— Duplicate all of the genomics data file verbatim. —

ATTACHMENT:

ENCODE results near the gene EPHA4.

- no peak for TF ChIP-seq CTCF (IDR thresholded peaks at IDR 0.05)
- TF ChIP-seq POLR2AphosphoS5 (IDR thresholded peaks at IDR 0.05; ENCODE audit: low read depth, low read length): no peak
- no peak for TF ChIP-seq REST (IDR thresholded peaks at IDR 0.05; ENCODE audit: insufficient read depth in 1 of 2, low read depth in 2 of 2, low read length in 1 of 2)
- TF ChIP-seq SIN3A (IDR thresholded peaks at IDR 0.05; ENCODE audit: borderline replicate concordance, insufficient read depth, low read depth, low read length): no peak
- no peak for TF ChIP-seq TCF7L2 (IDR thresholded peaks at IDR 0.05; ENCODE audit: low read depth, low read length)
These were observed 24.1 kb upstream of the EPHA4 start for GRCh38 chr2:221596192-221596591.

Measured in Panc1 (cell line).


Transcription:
ENCODE results near the gene EPHA4.

- no peak for TF ChIP-seq CTCF (IDR thresholded peaks at IDR 0.05)
- TF ChIP-seq POLR2AphosphoS5 (IDR thresholded peaks at IDR 0.05; ENCODE audit: low read depth, low read length): no peak
- no peak for TF ChIP-seq REST (IDR thresholded peaks at IDR 0.05; ENCODE audit: insufficient read depth in 1 of 2, low read depth in 2 of 2, low read length in 1 of 2)
- TF ChIP-seq SIN3A (IDR thresholded peaks at IDR 0.05; ENCODE audit: borderline replicate concordance, insufficient read depth, low read depth, low read length): no peak
- no peak for TF ChIP-seq TCF7L2 (IDR thresholded peaks at IDR 0.05; ENCODE audit: low read depth, low read length)
These were observed 24.1 kb upstream of the EPHA4 start for GRCh38 chr2:221596192-221596591.

Measured in Panc1 (cell line).